Sprinting – The art of the start – The first few steps

This will by no means be a full description of block starts, that will be beyond the scope of this post, but I will instead focus on the first few steps you take out of the blocks as they are some of the most important steps and sets you up for the rest of the race. If you get ‘em right the rest will come a lot easier. But easy is not a word to describe the path to mastering this. It can be hard to explain and even harder to implement as some of it seems counterintuitive and even feels slower when you do it compared to “normal” starts.

First of let’s look at a guy that masters this; Mr. Justin Gatlin. He’s in the middle in light blue.

Right – did you notice what he perfects that gives him the edge over the others?

The “usual/normal/old” advice about starts is to take short and quick steps – I had that reinforced by my first coach – not to take anything away from her, that’s what she’s been taught and now teaches on. But the thought behind this is that you build speed by a lot of small quick steps and then go on through the acceleration phase switching to longer steps. On the face of it this makes good sense – it even feels fast when you do it as you get to stomp away with violent high frequency. And this CAN be very effective – Kim Collins one of the best 60m runners still to an extent does this.

But one of the caveats of this method is that stomping away with short frequent steps you get more and more tight trying to apply even more steps at a higher frequency, lifting your knees and heels (as is taught and correct later in the race) to stomp harder, this leads to tensioning the entire body which then drains you of energy and the perhaps very good start you had – gets lost after 30-40 meters.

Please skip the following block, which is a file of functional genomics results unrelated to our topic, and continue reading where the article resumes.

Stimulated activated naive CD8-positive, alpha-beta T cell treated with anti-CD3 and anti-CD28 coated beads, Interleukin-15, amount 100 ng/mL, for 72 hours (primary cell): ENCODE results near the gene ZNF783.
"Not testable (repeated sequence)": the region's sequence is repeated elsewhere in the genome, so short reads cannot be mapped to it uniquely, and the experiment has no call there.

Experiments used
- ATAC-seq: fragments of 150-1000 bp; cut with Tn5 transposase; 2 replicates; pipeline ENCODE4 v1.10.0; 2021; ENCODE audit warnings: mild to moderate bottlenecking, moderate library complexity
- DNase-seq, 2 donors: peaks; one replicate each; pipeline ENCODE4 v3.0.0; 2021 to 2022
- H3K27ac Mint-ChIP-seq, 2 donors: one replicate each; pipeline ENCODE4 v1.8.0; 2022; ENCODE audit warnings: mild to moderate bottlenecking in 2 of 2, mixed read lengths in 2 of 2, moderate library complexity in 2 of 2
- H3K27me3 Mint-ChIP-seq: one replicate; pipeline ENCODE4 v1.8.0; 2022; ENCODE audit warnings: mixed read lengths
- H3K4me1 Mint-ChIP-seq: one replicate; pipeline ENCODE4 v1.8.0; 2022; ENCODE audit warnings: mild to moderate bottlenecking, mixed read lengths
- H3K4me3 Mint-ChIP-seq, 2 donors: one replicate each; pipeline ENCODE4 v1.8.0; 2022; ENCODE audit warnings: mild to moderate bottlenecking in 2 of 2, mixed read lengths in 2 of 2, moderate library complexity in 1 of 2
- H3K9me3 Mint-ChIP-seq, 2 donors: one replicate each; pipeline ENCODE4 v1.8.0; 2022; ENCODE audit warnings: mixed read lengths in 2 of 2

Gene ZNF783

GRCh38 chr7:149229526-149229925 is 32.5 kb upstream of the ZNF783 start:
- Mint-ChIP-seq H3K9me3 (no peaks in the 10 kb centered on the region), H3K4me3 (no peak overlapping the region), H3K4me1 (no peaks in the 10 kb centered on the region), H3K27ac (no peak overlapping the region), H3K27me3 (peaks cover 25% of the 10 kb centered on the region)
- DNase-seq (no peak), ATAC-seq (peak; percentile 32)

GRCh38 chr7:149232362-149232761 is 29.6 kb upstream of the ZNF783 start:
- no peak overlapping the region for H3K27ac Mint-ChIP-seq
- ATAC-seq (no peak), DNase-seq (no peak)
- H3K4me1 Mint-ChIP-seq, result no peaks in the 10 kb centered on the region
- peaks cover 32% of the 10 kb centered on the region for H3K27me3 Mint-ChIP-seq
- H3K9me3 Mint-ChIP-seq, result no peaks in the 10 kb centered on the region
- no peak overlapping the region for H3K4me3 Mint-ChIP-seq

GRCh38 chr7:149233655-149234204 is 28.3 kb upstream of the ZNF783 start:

So then what should you do instead? Glad you asked!

What you want to do, and what I will show you Gatlin does, is take very long steps that almost drags the feet along the ground for the first few steps. You do NOT take short steps and you do not try to stomp hard on the ground as you should later in the race. You pull your feet forward using the shortest possible path and then apply force while “dragging” the other leg. Go back up to the video and watch Gatlin once again, focussing on his feet. They almost do not leave the ground for the first few steps, they are very close to being dragged along the ground instead of pulling his heel towards his butt.

So coming out of the block your first step is going to be long pulling with your knee from the back foot and totally extending your front leg, then as you put the first foot on the ground you now pull your other leg perpendicular to the ground in the same way – they are not going up and down but perpendicular to the ground.

If we now look at some stills from the video – starting with Gatlin’s first step:

See even though he did not pull his foot upwards he still gets as long steps as the others – on this picture it is hard to see any difference between any of them, but now look at picture number two:

Gatlin has “dragged” his foot along the ground giving him the shortest path to the next step. He is about to translate force through this leg while the others haven’t even come to put down that leg yet. Dragging the foot has given him an advantage already visible by the second step. From then on he just executes perfectly.

Apart from being very effective out of the block this also has the effect of setting you up for naturally progressing with longer steps. It is almost impossible and very counterintuitive to go from taking long steps to take short ones. Therefore doing this from the start sets you up for a much better remainder of the race.

But as I said earlier this start will look and seem slower when performed by itself. You will almost be “waiting” for your first step and the frequency of your steps will be a little slower – therefore it seems counterintuitive and most people will turn back to their “normal” high frequency starts once in competition as this “feels” quicker. But if you are really strong and keeps practicing especially competing with training partners to force the head into using this technique, then your starts and the rest of your race will come more naturally.

As I have written about earlier (Competition preparation do’s and dont’s) you of course should not change your technique on competition day. Leave it for practice and get comfortable with it before ever attempting it in competition. Competition should only be “replaying” what you have practiced.

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